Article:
COVID-19 has taken a significant and tragic toll on communities around the world, impacting seemingly every part of how societies have traditionally interacted and engaged with one another.
Retail is no exception; the industry was already in a significant period of digital evolution — though not without growing pains. Online retail sales were up about 20 percent in 2019 to $3.5 trillion, but only one in every 10 retail purchases was made online, and up to 80 percent of potential e-commerce purchases were typically abandoned at checkout. Among the factors for cart abandonment are email and password issues, plus friction caused by lengthy, confusing payment processes that frustrate consumers.
Then, overnight, physical retail stores had to close entirely or impose substantial changes to capacity, purchase limits, and other operations. For millions of customers and retailers, finding new ways to buy and sell, largely online, was imperative.
As COVID-19 persists, retailers need to understand how this sudden change of unexpected new conditions impacted shoppers’ feelings and behaviors. And with varying case levels throughout the country, some consumers are facing reopenings while others are seeing reimposed restrictions. Online retail is increasingly important to all kinds and sizes of businesses; it’s critical to understand customer needs, hesitations and pain points.
With this in mind, Fast commissioned a national consumer survey to answer a fundamental question about the shifts retailers were experiencing in customer behavior and how those shifts might evolve as the pandemic progressed or resolved: How do customers feel about shopping in physical stores, and what are their biggest worries?
An overwhelming 89 percent of consumers had concerns about shopping in-store, primarily due to fear of being too close to other people, with 63 percent of worried respondents citing it as their top concern. They were also concerned about how often stores were cleaned (40 percent) and how long the lines were (39 percent). Interestingly, despite public narratives about varying levels of concern among age groups and genders, there weren't significant differences across these groups.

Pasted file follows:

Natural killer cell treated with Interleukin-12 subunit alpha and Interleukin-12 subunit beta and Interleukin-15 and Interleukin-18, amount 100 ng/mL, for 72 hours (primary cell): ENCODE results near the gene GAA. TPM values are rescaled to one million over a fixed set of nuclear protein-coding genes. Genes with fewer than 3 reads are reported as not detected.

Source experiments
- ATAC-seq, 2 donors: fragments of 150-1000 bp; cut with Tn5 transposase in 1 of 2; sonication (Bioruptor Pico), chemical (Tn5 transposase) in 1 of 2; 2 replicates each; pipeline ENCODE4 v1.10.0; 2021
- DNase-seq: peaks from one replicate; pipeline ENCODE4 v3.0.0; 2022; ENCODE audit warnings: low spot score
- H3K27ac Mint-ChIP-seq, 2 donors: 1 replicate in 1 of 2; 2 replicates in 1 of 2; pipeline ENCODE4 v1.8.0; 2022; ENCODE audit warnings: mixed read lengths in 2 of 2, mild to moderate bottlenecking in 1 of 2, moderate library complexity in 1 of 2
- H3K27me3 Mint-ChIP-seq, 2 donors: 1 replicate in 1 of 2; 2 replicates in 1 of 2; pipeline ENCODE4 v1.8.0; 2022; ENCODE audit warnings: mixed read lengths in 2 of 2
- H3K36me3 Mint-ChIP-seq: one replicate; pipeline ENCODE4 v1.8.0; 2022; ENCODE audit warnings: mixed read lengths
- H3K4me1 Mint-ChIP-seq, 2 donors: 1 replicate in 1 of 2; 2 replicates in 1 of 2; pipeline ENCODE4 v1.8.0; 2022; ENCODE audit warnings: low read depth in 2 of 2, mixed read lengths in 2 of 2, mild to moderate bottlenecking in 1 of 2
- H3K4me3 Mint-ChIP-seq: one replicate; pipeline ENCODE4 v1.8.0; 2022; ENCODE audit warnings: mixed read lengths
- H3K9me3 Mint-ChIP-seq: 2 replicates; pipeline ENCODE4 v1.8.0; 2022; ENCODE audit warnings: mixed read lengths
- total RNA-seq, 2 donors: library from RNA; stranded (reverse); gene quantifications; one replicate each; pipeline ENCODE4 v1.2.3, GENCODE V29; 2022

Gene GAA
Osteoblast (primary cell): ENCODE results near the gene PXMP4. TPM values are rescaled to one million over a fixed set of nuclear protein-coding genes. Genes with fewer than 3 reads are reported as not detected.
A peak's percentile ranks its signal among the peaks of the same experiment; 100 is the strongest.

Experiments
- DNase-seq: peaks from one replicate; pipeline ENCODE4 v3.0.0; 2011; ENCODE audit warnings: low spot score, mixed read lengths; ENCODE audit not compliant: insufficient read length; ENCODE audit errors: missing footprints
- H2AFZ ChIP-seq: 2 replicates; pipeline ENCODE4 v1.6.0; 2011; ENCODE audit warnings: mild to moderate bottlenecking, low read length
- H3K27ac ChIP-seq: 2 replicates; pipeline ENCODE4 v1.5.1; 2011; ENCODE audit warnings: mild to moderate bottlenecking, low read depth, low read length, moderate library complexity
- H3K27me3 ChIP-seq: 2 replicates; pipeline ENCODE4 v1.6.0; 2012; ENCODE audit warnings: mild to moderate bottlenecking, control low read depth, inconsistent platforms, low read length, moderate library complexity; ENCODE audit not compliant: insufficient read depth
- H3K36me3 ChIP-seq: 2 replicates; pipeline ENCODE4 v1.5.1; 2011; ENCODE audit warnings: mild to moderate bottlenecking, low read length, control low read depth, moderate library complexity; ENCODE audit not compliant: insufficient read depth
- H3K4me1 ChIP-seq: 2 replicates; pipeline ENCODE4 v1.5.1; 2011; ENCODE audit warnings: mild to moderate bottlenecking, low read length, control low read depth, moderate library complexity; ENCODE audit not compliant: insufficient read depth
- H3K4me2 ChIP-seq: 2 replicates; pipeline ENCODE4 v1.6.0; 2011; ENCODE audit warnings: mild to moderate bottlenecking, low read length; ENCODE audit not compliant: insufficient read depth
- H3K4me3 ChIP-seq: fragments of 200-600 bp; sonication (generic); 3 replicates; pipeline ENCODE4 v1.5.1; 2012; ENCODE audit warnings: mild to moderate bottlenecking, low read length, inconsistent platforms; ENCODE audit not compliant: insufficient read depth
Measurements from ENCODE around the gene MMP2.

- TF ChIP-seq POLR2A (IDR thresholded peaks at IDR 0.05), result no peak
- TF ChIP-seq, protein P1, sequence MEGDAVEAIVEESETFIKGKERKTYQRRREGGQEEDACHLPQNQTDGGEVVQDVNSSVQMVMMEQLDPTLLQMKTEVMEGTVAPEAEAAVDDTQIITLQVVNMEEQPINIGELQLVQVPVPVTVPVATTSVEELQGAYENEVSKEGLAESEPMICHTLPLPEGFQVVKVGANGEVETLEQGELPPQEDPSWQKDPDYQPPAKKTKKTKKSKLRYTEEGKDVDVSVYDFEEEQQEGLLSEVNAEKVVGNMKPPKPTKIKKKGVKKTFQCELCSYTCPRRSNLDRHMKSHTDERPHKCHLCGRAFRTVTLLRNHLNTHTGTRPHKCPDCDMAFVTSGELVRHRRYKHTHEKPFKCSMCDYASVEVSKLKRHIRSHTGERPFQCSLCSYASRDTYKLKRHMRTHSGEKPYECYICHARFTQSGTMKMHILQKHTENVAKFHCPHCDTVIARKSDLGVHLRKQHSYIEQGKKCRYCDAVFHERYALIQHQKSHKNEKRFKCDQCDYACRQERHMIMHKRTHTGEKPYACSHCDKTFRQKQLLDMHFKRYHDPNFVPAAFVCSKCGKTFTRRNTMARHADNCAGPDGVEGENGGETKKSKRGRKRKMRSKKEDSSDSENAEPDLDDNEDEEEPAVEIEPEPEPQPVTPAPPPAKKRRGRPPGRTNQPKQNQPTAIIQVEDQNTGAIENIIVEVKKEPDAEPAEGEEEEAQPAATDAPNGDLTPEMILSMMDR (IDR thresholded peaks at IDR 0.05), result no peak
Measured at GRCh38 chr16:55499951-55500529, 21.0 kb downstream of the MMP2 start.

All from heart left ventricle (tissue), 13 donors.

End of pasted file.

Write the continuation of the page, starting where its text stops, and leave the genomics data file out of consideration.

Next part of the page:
The data also showed that six weeks into the pandemic, 77 percent of people stocked up on essential items by buying more than they typically would, primarily out of fear that supply of certain things would run out (55 percent), as well as concern that they wouldn't have enough to last until they were able to return to stores (50 percent). Even as essential stores remained open during stay-at-home orders and others began to reopen, reluctance to shop in person exacerbated these fears.
While cases rise and social distancing remains, worries about in-person shopping are likely to persist. Online shopping is no longer a luxury, but a necessity. Considering e-commerce jumped 76 percent year-over-year as of June, these results show us retailers need to be more nimble, offering a wider range of digital channels, to succeed through the pandemic and beyond. This could include leaning deeper into social media platforms, setting up an online storefront, or experimenting with new strategies, like offering curbside pickup, delivery services, or selling through an established online retailer's marketplace.
At the same time, we believe there needs to be a level playing field; relying on a few big players to supply digital marketplaces and platforms will significantly cut into retailers’ earnings. Small and medium retailers need to have access to fast, easy and safe online tools that enable them to connect with traditionally in-person customers and eliminate the pain points that have plagued online shopping for three decades. Even as businesses begin to open, lingering fears and newly formed habits will change customer behavior forever. Businesses need to have the support and flexibility to change along with it.
Allison Barr Allen is co-founder and COO of Fast, a platform that enables you to easily and securely access the world, without passwords.
Related story: The Future of Retail: Beyond the Pandemic